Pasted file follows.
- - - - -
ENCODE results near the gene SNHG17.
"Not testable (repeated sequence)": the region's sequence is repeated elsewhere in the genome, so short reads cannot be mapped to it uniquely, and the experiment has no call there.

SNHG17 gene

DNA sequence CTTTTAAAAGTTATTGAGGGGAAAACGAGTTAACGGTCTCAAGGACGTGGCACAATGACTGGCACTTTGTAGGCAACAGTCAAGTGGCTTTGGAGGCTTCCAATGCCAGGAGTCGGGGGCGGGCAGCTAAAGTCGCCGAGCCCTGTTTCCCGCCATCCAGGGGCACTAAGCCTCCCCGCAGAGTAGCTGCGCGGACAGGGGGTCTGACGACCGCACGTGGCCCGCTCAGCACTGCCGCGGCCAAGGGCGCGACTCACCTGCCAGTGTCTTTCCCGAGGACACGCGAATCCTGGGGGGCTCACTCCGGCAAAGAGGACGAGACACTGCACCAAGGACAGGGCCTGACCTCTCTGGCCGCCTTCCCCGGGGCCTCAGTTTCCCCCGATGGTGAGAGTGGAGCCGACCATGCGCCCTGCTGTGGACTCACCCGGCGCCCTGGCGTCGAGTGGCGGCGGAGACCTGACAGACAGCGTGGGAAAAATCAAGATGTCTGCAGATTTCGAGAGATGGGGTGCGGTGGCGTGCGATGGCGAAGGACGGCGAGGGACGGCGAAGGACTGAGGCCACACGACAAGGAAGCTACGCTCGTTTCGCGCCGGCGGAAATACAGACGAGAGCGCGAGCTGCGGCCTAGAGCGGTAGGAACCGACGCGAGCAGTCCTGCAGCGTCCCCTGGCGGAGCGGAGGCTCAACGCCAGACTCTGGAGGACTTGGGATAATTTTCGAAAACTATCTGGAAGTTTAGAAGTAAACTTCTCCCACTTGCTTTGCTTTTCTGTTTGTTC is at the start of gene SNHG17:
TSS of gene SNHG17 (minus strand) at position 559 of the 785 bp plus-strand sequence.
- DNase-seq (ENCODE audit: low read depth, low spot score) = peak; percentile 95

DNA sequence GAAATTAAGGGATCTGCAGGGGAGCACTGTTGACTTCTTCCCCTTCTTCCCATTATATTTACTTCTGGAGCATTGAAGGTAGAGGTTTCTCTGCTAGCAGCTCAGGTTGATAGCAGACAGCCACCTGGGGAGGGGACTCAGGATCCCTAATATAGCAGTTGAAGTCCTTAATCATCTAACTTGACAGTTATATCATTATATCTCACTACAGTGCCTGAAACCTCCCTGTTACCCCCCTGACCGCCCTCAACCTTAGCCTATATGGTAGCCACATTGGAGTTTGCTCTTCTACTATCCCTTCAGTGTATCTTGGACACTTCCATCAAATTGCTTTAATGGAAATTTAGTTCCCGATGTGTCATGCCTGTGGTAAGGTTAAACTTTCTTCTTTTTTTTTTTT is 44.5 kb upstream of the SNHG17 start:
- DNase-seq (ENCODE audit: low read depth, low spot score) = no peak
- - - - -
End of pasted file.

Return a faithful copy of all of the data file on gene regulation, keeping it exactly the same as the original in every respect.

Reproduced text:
ENCODE results near the gene SNHG17.
"Not testable (repeated sequence)": the region's sequence is repeated elsewhere in the genome, so short reads cannot be mapped to it uniquely, and the experiment has no call there.

SNHG17 gene

DNA sequence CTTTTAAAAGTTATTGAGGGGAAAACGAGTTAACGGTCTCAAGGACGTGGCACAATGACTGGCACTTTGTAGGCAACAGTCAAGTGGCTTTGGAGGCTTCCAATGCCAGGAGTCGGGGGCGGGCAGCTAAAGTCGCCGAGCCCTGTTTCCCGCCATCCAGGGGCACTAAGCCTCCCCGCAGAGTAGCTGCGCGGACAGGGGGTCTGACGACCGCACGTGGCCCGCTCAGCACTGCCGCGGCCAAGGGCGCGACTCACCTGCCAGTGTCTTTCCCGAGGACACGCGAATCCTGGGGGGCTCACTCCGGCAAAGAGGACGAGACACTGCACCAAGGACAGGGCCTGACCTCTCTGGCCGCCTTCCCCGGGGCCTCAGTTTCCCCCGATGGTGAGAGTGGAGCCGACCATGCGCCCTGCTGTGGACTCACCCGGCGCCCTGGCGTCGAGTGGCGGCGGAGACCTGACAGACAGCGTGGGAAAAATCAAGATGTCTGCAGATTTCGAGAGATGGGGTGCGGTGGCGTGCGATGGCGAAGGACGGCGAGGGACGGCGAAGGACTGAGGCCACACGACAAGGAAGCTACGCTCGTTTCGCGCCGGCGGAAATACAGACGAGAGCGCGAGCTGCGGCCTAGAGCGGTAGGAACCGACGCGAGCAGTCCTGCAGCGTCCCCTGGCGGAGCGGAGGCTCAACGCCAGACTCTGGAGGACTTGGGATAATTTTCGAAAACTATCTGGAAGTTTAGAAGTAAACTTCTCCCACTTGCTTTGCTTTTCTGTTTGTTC is at the start of gene SNHG17:
TSS of gene SNHG17 (minus strand) at position 559 of the 785 bp plus-strand sequence.
- DNase-seq (ENCODE audit: low read depth, low spot score) = peak; percentile 95

DNA sequence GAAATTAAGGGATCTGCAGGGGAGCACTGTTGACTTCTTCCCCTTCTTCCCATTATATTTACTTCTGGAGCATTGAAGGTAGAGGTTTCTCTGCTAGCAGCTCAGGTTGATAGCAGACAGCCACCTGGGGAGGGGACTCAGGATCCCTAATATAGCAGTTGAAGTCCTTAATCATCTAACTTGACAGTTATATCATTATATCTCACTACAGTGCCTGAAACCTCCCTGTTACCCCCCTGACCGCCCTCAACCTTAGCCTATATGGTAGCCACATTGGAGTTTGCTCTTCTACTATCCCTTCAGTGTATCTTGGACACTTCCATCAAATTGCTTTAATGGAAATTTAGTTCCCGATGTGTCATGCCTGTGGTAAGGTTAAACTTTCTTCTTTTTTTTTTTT is 44.5 kb upstream of the SNHG17 start:
- DNase-seq (ENCODE audit: low read depth, low spot score) = no peak